Thursday, January 13, 2011

2010 Review: Plenty of Winning Moments for Indonesian Sports

Members of Indonesia Members of Indonesia's dragon boat team celebrate after winning the men's 1,000-meter race at the 16th Asian Games in Guangzhou, China, in November. The rowers took home three golds to inarguably become the year’s best Indonesian sportsmen. (AP Photo/Dita Alangkara) 
It’s not about how fast one starts but how strong one finishes. That’s the lesson local sports fans will take away from the 2010 sporting season — one that didn’t really kick off until the last quarter of the year.

Asian Games gold, Herwin Jaya’s historic Tour d’Indonesia win and Rio Haryanto’s prestigious Formula 1 trial drive in November, Chris John’s return in December, as well as achievements in Indonesia’s very own pencak silat all came as the year drew to a close. Better late than never, as they say.

Dragon Boat: Men’s Team

The team almost didn’t make it to the 2010 Asian Games in Guangzhou as the Indonesian National Sports Committee (KONI) insisted it would be too expensive to send the 22-strong team to China.

However, KONI changed its mind after the team swept all six events at the first International Dragon Boat Regatta in South Korea in September.

In the Asian Games, the rowers proved KONI had made the right call, going three-for-three in Guangzhou to inarguably become the year’s best Indonesian sportsmen. Maybe even richest too, after the government awarded each rower Rp 1.2 billion ($133,000) as a reward for their treble gold wins.

Badminton: Markis Kido And Hendra Setiawan

The country’s top men’s doubles shuttlers didn’t have their best season in 2010 after withdrawing from the national training camp earlier this year, but in a way they still delivered.

Despite failing to take a single title in the top-flight Super Series, the 2008 Olympic gold medalists capped the season with a gold medal in the Asian Games when they beat world No. 1 pair Koo Kien Keat and Tan Boon Heong of Malaysia in the final.

Markis and Hendra, both 26, are now setting their sights on Olympic gold in London, 2012.

Boxing: Chris John

It was not so much his performance that put Indonesia’s most accomplished boxer in the headlines for the year as his absence.

Chris returned to competitive boxing in December for the first time since September 2009, after spending most of the year being injured, recovering and then getting injured again.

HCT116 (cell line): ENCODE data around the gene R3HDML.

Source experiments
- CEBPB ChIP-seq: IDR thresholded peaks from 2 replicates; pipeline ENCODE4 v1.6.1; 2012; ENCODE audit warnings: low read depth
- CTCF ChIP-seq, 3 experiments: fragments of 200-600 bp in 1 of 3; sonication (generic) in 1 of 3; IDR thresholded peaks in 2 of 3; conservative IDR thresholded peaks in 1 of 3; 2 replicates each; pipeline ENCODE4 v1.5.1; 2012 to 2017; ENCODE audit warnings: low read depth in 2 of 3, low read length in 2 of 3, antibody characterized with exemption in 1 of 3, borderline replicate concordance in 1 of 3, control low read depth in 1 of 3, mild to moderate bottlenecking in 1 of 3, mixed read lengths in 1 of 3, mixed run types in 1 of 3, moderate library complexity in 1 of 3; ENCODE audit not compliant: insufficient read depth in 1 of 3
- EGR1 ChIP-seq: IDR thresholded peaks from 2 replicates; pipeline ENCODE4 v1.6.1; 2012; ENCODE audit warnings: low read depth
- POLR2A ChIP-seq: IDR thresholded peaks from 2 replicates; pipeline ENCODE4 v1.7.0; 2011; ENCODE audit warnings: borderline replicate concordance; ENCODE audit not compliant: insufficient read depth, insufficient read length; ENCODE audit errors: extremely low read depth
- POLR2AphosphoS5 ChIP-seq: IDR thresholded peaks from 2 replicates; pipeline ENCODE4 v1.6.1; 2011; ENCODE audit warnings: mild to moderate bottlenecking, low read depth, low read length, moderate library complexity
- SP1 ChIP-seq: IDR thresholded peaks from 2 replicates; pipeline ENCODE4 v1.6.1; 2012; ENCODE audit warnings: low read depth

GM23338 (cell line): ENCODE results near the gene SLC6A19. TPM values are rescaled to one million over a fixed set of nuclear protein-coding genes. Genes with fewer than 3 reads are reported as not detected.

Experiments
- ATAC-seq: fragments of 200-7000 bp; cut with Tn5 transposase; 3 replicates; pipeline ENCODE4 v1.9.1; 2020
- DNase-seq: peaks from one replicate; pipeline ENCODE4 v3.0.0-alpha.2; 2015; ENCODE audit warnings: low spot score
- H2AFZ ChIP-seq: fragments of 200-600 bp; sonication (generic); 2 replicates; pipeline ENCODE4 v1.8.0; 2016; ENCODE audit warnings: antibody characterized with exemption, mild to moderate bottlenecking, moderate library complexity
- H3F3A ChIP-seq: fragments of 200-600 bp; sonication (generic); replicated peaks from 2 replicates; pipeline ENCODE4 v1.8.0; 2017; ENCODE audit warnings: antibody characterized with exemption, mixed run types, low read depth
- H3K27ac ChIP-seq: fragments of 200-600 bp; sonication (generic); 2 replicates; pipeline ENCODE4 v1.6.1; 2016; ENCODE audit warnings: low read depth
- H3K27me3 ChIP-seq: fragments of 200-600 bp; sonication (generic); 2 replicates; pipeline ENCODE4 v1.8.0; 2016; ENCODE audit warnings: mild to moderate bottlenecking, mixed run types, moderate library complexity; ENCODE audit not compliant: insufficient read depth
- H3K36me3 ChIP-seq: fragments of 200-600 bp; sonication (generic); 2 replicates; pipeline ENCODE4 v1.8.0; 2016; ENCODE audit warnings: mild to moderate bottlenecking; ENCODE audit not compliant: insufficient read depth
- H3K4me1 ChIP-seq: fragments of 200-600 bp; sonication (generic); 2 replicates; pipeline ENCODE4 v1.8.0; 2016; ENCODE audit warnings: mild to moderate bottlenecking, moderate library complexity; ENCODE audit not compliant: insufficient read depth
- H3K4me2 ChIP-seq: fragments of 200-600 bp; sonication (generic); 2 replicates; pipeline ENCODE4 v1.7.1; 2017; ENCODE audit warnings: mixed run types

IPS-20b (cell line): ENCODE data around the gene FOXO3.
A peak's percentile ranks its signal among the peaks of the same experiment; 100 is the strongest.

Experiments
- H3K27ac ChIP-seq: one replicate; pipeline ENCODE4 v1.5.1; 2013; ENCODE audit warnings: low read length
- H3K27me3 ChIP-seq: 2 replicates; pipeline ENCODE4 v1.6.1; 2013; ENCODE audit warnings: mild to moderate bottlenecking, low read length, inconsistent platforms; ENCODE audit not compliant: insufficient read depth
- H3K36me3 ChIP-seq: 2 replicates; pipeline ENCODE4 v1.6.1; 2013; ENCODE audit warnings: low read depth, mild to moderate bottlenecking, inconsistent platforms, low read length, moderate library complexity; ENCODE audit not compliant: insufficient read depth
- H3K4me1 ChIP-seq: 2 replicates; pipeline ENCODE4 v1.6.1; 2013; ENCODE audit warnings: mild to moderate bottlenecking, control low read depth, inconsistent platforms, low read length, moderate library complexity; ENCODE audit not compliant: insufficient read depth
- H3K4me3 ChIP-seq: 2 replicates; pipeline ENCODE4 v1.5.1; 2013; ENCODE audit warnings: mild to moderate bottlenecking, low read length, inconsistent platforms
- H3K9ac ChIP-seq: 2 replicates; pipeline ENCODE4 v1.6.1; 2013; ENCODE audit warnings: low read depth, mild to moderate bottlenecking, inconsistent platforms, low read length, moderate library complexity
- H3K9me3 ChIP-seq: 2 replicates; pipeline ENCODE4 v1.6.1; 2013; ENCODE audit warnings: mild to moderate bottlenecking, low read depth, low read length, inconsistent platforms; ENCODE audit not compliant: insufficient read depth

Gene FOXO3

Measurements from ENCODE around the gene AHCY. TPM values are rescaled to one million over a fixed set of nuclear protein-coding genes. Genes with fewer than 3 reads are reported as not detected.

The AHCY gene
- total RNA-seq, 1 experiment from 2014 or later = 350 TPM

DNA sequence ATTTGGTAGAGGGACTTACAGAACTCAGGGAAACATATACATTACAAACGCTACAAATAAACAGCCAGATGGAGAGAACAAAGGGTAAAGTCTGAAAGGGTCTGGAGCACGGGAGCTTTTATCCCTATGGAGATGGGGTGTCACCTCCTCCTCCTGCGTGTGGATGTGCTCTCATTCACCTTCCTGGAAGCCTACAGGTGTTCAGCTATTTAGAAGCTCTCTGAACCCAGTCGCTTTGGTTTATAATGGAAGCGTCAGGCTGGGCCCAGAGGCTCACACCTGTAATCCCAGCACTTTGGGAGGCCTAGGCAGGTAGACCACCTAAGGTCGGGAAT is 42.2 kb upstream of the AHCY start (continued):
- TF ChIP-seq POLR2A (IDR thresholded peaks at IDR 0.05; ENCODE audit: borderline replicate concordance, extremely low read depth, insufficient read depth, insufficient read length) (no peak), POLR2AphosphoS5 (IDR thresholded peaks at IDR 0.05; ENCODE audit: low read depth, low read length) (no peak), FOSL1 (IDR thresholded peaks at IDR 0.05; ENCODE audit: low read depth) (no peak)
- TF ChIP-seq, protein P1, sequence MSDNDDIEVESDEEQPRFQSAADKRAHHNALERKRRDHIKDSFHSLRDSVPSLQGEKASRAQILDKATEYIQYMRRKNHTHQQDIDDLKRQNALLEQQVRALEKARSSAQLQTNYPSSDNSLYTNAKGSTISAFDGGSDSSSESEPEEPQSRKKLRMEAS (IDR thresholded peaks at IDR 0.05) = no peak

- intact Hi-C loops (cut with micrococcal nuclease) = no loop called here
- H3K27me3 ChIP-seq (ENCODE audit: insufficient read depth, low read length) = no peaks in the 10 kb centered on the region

His only fight came in December when he convincingly defeated Argentina’s Fernando Saucedo, but just seeing Chris back in the ring again and fighting on home soil for the first time since 2008 was good news for Indonesian boxing fans.

Next up for the national favorite is a possible date with reigning world featherweight champion Yuriorkis Gamboa of Cuba.

Motor Racing: Rio Haryanto

Rio was the talk of the town this December when he became the first Indonesian driver to try out a Formula One racing car.

Rio was invited by Virgin Racing to test drive its vehicle after his impressive stint in the GP3 series, in which he won one race and took three other podium places.

He drove Virgin Racing’s 2010 VR-01 during the two-day Young Driver Test held in Abu Dhabi in November, and if things go as planned more will be expected yet of the precocious 17-year-old.

Cycling: Herwin Jaya

The Tour d’Indonesia finally belongs to, well, Indonesians.

Surabaya-born Herwin Jaya clinched the tour title in 2010 to become the first local rider to win the premier cycling competition.

His team, Polygon Sweet Nice, made it a double win for the nation when it secured victory in the team classification.

Basketball: Satria Muda Britama

Mention sports dynasties in Indonesia and the name Satria Muda Britama inevitably comes to mind.

Not only did the Jakarta club win the Indonesian Basketball League for an unprecedented fifth time running, but it also joined the inaugural Asean Basketball League. Coach Fictor Gideon Roring virtually used the same lineup for both competitions.

But while the team fell short in the ABL — Satria Muda lost 3-0 to the Philippine Patriots in the final in February — there is no doubt which Indonesian ball club is still far and away the best.

Football: Arema Indonesia

Early in the season no one would have dared bet on Arema Indonesia to become the Indonesian Super League champion for the 2009-10 season, but in the end, the team defied all odds.

In his debut season, Dutch coach Robert Rene Alberts managed to forge the young team into a formidable group that clinched its first top-tier title since its win in the semi-pro Galatama back in 1992-93 season.

The Malang club finished the league four points clear of Persipura Jayapura in May, and is setting its sights on the Asian Champions League next year.

Martial Arts: Pencak Silat

Although originally developed in Indonesia, pencak silat has been dominated by regional rival Vietnam for almost a decade now.

But this year, Indonesia’s pesilats (pencak silat athletes) fought their way back to regain the pinnacle of the national sport and emerged the overall champions at the conclusion of the 14th World Pencak Silat Championships in Jakarta in December.

Indonesia bagged 10 gold medals, five silvers and six bronzes. Vietnam finished second with eight golds, eight silvers, and three bronzes, followed by Malaysia (4-4-6) and Brunei (1-0-3).
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